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The legends of the Australasian Safari

23 Mar 2010 News

Legends of the Australasian safari

For 25 years some special characters have thrown themselves full tilt at some of the world's harshest terrains. Meet the legends of the Australasian Safari.

For 25 years some special characters have thrown themselves full tilt at some of the world's harshest terrains. Meet the legends of the Australasian Safari.

Aussie motorsport events become international icons. The Great Race at Mount Panorama, the Moto GP at Phillip Island and the AGP wherever it's held; but the average punter has as much chance of an entry as teeing off against Tiger Woods.

However, since establishing a home in the west, the Australasian Safari is back on every adventurer's bucket list; just as it was 25 years ago when the original Wynn's Safari made every outback enthusiast aware that the adventure of a lifetime lay waiting just over the back fence. We reflect on some of the more memorable moments of this legendary all-Australian adventure.

Mad Dane Excels

Smitten by the Paris to Dakar Rally, madcap Danish adventurer Hans Tholstrup had the grand notion of a trans-Australia marathon, open to all comers no matter what they rolled up in. The Confederation of Australian Motor Sport's development officer, Tom Snooks, loved the concept and, when CAMS chairman John Large gave it the nod, the Auto Cycle Union went along for the ride.

Wynn's Friction Proofing knew a good publicity stunt when they saw it and, immediately the Safari was announced, over 1500 expressions of interest flooded in from around the world. It was to be a free-for-all, without the prerequisite of any safety equipment. Never again would attracting a keen sponsor and huge numbers of competitors be so easy; nor plotting a 7000km route across the continent prove so difficult.

Ultimate Sportsman

Heading the eclectic mix of crews that actually made the start of the inaugural event were Mitsubishi Ralliart's Andrew Cowan and Dakar champion Gaston Rahier on his BMW R100GS. To demonstrate how serious it was, BMW had Euro champ Eddie Hau as first back-up plus two Pajeros packed with spares and factory mechanics. These back-up vehicles were piloted by no less accomplished drivers than Australian rally champ George Fury and world GP champion Denis Hulme. Serious stuff.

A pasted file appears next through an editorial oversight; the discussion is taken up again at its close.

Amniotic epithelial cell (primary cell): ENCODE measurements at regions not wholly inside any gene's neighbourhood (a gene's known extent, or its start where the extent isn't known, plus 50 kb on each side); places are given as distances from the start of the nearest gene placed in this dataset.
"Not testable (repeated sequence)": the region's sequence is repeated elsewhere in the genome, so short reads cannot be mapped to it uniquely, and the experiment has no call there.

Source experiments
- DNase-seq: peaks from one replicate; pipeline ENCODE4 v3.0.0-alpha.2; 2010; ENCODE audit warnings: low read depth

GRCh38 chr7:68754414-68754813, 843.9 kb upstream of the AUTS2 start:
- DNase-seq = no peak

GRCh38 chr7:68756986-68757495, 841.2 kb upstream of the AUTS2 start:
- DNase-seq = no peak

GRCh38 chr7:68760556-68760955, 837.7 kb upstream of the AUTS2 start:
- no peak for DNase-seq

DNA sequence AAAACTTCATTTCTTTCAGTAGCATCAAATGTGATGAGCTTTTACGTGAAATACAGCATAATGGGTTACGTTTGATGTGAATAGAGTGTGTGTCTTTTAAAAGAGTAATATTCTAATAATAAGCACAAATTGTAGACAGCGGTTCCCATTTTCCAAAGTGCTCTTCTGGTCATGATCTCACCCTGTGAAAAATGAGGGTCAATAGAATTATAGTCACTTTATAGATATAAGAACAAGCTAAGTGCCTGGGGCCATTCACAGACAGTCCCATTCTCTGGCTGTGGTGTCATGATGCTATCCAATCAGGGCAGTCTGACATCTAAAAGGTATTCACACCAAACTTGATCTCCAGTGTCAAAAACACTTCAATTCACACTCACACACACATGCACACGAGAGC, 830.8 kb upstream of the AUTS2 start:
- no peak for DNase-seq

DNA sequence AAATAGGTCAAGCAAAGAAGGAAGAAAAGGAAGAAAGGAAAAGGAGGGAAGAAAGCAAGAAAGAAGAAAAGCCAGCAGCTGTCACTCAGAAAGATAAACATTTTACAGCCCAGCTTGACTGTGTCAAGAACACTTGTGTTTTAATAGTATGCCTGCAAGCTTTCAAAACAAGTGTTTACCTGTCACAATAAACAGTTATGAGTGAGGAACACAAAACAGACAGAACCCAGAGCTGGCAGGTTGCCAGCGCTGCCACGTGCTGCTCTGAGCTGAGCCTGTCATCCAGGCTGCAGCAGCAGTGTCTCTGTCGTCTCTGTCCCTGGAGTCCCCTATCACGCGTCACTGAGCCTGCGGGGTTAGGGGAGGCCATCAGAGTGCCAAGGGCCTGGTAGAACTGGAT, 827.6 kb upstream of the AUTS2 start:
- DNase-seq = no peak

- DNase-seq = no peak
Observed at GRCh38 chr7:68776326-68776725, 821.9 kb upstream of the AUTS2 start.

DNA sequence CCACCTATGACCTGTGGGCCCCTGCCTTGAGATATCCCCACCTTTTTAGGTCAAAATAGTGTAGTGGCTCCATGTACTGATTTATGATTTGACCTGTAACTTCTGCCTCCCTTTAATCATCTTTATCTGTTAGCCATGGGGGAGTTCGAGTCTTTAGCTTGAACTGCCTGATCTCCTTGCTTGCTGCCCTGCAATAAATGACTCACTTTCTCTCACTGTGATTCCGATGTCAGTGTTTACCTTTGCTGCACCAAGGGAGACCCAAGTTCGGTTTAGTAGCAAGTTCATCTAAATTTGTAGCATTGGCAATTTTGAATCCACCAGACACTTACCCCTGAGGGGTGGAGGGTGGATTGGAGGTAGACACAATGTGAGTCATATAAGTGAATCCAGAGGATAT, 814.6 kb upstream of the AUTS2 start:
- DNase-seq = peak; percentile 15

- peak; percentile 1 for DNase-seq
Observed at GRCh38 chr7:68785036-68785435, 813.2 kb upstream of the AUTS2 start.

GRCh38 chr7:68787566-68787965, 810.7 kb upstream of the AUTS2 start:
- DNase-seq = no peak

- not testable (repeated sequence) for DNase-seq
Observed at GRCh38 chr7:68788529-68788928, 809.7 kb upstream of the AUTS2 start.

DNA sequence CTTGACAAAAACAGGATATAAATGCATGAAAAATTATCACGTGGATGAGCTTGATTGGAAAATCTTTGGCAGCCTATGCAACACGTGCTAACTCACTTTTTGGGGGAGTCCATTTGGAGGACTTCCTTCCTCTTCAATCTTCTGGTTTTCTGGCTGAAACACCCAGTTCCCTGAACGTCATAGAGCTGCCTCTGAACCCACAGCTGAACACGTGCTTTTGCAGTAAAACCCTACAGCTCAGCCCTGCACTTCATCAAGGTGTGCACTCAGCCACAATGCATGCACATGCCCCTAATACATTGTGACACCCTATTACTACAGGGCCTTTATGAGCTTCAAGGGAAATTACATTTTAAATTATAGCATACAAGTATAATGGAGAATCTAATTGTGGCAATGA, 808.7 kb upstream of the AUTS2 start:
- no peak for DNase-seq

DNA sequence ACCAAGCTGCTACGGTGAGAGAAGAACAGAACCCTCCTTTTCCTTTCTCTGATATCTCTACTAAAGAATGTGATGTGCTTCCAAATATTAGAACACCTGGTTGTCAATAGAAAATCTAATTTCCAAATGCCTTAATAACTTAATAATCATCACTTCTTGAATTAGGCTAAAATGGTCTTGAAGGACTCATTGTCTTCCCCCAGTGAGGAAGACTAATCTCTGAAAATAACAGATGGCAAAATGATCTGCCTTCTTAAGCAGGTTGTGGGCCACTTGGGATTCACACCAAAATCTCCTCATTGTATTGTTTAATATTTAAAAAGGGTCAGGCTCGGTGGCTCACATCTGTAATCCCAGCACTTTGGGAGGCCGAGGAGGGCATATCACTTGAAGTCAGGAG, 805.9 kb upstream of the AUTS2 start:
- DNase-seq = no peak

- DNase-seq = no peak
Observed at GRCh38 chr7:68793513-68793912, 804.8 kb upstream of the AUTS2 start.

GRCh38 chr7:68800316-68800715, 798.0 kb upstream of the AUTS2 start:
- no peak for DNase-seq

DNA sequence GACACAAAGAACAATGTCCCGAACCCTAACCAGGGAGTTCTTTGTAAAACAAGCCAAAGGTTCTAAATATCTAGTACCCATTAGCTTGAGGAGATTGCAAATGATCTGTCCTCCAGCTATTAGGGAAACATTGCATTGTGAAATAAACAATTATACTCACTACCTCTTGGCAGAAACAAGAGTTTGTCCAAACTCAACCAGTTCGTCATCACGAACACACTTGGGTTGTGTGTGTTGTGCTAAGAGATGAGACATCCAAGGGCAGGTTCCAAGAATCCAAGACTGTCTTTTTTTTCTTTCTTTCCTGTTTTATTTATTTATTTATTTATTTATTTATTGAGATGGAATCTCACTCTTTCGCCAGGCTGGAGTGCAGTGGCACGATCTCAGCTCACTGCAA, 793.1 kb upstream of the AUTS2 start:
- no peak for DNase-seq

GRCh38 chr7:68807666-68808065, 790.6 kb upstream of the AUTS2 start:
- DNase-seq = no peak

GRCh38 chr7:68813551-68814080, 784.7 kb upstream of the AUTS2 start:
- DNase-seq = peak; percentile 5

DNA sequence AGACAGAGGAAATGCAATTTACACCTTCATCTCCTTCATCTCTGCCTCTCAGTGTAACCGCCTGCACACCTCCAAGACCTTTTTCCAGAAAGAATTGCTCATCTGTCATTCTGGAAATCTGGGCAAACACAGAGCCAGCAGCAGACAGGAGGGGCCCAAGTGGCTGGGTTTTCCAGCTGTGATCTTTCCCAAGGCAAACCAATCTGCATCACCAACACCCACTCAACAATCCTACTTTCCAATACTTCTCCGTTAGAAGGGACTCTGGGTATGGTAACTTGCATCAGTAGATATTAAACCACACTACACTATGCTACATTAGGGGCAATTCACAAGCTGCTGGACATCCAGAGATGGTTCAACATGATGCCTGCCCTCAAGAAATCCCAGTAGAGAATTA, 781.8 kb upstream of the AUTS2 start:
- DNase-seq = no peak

Come the final day, Honda privateer Steve Chapman held a slight lead over Rahier, but without a headlight couldn't ride to the dawn start. "Follow me and let's go racing," Rahier declared. The BMW executives suffered apoplectic fits and turned totally catatonic when Chapman led Rahier into Darwin. Journalist Peter Mackay recalls: "The pitch-black start produced one of the marvellous tales of sportsmanship to emerge from the craziness." A sportsmanship that has continued in the Safari ever since.

Racing for Survival

Appointed road director in 1986, with the brief to ensure the Safari was tough but humane, Stuart McLeod's concept of a reliability trial was to configure a course where only one team would finish, thus ensuring a clear-cut winner. This is possibly why crews remember Stuart treating them as enemies rather than competitors.

Senior officials were at loggerheads over McLeod's approach, particularly the section in the rugged Waggaboonya Mountains, north of the Isa, where Hans Tholstrup was adamant someone would be killed. After checking with his survey crews, Tom Snooks decided the Gunpowder section was to stay in. Tholstrup, the creator and major shareholder, told Tom where to stick it. Were it not for competitor relations officer Bob Carpenter stepping, in the Safari itself may have been killed off there and then.